“I—I don’t know what you must think of me,” he stammered. “I have been—that is, I was thinking of other things and I— Dear me! Oh, dear! I am very grateful to you. But you shouldn’t take so much trouble.”
“It wasn’t any trouble. The suit was hangin’ in your closet and I noticed how wrinkled and out of shape it was. And the stains on the trousers—my!”
“Yes—ah—yes. I wore it over at the cemetery the other day and I—ah—imagine I must have gotten down on my knees to examine the tombstones.”
“I guess likely. It looked as if you might have crawled from here to the cemetery and back. Now don’t say any more, Mr. Bangs. It was no trouble at all. I always used to take care of father’s clothes. He used to say I kept him all taut and shipshape.”
Lulie met them at the door.
“Where is Primmie?” she asked.
“She’ll be over pretty soon,” replied Martha. “I knew you wouldn’t need her yet to help with the supper and the longer she stays away the more talk there will be for the rest of us. She is to eat in the kitchen, Lulie, remember that. I won’t have her chatterin’ all through our meal.”
“She and Zacheus are to eat together,” replied Lulie. “It is all settled. Now if Nelson will only come. He is going to get away just as soon as the down train leaves.”
He arrived soon afterward, having bicycled over from South Wellmouth. Primmie arrived also and bursts of her energetic conversation, punctuated by grumblings in Mr. Bloomer’s bass, drifted in from the kitchen. Supper was a happy meal. Young Howard, questioned by Martha and Lulie—the latter evidently anxious to “show off” her lover—told of his experiences aboard one of Uncle Sam’s transports and the narrow escape from a German submarine. Galusha, decoyed by Miss Phipps, was led into Egypt and discoursed concerning that marvelous country. Lulie laughed and chatted and was engagingly charming and vivacious. Martha was her own cheerful self and the worried look disappeared, for the time, from her face.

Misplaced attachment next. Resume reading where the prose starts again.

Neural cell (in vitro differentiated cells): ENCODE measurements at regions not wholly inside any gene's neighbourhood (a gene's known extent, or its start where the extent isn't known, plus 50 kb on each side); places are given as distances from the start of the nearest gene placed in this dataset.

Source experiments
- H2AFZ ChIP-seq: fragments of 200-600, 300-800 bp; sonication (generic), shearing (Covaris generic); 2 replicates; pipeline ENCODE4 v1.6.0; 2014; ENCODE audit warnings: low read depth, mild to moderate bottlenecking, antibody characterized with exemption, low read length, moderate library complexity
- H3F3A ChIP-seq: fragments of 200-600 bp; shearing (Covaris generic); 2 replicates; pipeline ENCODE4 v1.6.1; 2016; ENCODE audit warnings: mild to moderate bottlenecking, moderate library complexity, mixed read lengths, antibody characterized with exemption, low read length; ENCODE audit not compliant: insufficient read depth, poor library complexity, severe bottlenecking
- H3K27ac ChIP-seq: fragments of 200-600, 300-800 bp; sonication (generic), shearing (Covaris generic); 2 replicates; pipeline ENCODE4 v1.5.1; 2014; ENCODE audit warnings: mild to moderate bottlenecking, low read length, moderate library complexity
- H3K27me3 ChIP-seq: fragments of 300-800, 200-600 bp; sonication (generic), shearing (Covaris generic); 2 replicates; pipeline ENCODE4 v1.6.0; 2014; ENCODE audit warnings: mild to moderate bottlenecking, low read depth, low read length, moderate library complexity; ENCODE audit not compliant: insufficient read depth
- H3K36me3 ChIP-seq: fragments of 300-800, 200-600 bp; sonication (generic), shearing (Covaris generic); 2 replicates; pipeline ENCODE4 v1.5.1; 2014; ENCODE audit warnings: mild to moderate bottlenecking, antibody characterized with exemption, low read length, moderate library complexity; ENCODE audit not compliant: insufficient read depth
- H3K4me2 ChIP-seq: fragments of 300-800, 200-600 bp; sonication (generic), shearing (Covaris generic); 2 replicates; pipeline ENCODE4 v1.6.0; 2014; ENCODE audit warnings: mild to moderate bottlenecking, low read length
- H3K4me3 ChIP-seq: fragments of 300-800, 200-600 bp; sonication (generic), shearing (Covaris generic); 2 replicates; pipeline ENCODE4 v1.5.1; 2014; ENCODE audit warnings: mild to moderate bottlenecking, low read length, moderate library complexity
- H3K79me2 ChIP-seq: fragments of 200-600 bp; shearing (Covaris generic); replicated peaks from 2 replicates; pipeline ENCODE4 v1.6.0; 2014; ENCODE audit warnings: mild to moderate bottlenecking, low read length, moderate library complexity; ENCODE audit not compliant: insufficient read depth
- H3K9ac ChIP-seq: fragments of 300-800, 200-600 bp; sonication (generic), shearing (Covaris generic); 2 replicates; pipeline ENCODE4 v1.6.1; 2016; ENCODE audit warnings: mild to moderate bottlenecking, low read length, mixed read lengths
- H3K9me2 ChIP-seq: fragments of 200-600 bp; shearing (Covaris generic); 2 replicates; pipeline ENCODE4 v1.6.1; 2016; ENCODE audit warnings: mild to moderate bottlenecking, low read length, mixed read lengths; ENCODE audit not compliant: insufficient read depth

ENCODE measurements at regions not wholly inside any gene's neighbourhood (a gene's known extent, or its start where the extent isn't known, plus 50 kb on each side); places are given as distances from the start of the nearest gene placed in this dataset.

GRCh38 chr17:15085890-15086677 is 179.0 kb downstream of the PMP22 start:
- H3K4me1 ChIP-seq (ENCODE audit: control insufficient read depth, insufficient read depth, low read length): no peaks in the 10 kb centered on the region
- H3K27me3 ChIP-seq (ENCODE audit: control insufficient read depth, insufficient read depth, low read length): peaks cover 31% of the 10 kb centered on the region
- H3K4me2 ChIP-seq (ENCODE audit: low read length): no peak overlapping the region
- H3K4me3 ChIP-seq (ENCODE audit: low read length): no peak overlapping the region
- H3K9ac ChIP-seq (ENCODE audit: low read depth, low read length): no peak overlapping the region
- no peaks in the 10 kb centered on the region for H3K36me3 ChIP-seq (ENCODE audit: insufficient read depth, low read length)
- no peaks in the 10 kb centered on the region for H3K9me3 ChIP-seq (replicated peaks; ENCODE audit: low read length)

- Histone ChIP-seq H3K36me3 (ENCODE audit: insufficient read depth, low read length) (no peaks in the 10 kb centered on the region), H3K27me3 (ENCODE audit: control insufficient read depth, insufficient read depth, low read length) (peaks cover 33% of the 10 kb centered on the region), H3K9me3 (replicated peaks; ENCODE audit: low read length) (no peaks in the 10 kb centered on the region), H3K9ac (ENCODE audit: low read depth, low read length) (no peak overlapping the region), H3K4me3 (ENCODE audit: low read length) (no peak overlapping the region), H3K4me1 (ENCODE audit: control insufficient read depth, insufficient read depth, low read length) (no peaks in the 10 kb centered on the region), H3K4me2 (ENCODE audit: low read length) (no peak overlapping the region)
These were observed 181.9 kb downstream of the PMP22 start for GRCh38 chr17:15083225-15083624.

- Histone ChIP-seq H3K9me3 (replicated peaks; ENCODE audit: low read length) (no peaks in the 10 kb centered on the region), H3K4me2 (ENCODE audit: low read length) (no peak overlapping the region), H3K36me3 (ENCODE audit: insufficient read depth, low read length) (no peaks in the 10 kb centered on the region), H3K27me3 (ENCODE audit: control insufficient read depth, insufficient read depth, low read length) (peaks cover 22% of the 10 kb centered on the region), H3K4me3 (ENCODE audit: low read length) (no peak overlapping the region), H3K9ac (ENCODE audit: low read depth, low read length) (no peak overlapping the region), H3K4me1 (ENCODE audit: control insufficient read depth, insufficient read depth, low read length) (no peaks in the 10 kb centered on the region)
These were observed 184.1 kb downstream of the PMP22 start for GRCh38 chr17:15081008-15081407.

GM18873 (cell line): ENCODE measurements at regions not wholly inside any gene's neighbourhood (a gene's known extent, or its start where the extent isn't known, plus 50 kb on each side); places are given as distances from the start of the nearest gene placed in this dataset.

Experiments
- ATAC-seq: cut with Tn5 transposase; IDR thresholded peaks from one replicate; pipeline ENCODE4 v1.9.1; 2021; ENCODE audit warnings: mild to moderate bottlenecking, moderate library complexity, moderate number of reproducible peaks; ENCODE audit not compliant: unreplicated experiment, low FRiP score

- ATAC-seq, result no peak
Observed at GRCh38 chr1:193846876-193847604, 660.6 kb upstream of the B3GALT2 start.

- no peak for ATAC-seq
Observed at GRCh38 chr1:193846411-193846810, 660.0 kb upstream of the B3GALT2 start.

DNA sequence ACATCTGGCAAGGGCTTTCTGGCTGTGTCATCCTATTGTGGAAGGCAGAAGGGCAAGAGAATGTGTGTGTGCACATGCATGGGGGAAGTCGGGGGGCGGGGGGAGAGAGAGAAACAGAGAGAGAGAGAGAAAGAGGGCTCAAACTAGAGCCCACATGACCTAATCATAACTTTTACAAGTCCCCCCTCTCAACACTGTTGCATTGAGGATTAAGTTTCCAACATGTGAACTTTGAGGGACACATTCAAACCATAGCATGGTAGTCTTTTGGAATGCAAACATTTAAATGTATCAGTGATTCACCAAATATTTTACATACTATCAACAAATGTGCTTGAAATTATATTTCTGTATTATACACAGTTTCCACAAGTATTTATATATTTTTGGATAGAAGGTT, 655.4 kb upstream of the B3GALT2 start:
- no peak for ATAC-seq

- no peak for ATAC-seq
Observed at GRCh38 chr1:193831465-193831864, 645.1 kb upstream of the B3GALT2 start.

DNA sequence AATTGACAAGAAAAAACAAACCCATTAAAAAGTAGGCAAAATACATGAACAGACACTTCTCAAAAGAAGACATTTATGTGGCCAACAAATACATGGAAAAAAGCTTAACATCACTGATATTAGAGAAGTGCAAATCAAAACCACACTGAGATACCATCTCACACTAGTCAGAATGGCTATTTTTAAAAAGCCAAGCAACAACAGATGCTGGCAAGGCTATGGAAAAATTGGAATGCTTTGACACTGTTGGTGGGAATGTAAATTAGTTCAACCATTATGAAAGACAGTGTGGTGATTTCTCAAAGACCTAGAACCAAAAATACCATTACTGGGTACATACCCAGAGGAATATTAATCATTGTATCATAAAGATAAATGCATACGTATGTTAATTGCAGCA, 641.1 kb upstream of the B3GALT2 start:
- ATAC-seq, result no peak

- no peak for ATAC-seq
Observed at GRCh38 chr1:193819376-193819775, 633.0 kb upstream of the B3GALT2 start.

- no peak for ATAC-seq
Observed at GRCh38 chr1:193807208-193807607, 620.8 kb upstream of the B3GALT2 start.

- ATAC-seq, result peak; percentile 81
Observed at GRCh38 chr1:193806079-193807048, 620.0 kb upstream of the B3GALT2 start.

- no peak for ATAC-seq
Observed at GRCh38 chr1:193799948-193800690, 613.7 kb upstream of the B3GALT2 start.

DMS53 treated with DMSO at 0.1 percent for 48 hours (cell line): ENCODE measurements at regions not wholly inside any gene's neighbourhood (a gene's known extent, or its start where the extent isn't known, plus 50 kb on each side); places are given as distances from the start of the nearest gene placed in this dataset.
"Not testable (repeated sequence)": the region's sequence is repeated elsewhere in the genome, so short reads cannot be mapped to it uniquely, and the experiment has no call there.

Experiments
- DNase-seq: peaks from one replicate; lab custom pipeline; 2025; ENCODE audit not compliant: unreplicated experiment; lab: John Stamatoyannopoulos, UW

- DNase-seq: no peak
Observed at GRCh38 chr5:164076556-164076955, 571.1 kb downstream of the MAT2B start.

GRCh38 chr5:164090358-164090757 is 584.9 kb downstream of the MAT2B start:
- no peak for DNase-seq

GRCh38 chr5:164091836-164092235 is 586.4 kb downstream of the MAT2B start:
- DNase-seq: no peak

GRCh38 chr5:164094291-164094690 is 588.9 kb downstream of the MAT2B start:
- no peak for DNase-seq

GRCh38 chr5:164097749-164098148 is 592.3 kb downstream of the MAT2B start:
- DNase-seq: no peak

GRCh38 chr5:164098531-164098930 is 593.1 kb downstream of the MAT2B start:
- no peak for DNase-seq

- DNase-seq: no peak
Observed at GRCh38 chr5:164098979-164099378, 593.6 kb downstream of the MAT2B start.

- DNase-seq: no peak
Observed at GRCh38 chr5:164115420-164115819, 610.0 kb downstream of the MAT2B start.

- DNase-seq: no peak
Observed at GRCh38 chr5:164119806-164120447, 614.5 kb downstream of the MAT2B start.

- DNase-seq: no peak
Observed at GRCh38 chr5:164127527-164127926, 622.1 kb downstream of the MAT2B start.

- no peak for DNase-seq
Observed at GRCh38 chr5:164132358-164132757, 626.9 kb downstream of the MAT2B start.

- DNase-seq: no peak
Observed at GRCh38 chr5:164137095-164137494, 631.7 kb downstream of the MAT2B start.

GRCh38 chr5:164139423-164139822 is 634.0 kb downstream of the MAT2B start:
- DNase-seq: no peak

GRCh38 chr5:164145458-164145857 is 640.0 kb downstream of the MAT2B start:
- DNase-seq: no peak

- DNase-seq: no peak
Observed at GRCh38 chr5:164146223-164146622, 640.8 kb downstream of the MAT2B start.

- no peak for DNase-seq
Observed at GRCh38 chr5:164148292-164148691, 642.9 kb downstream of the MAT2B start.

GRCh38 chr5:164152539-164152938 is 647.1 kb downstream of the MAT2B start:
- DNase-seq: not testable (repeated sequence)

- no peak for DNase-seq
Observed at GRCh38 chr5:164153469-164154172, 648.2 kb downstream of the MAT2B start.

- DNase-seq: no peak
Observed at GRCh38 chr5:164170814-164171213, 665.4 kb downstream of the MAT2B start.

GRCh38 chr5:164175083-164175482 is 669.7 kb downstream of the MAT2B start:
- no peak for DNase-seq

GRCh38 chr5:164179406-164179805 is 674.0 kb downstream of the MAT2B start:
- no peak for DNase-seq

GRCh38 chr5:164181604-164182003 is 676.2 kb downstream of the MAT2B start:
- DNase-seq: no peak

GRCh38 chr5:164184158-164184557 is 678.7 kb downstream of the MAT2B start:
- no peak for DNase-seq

After supper was over, the ladies helped Primmie clear the table while the men sat in the sitting room and smoked. The sitting room of the light keeper’s home was even more nautical than that at the Phipps’ place. There was no less than six framed paintings of ships and schooners on the walls, and mantel and what-not bore salt-water curios of many kinds handed down by generations of seafaring Halletts—whales’ teeth, little ships in bottles, idols from the South Sea islands, bead and bone necklaces, Eskimo lance-heads and goodness knows what. And below the windows, at the foot of the bluff on the ocean side, the great waves pounded and muttered and growled, while high above the chimneys of the little house Gould’s Bluffs light thrust its flashing spear of flame deep into the breast of the black night.
It was almost half past eight when Martha Phipps, whose seat was near the front window of the sitting room, held up a warning hand.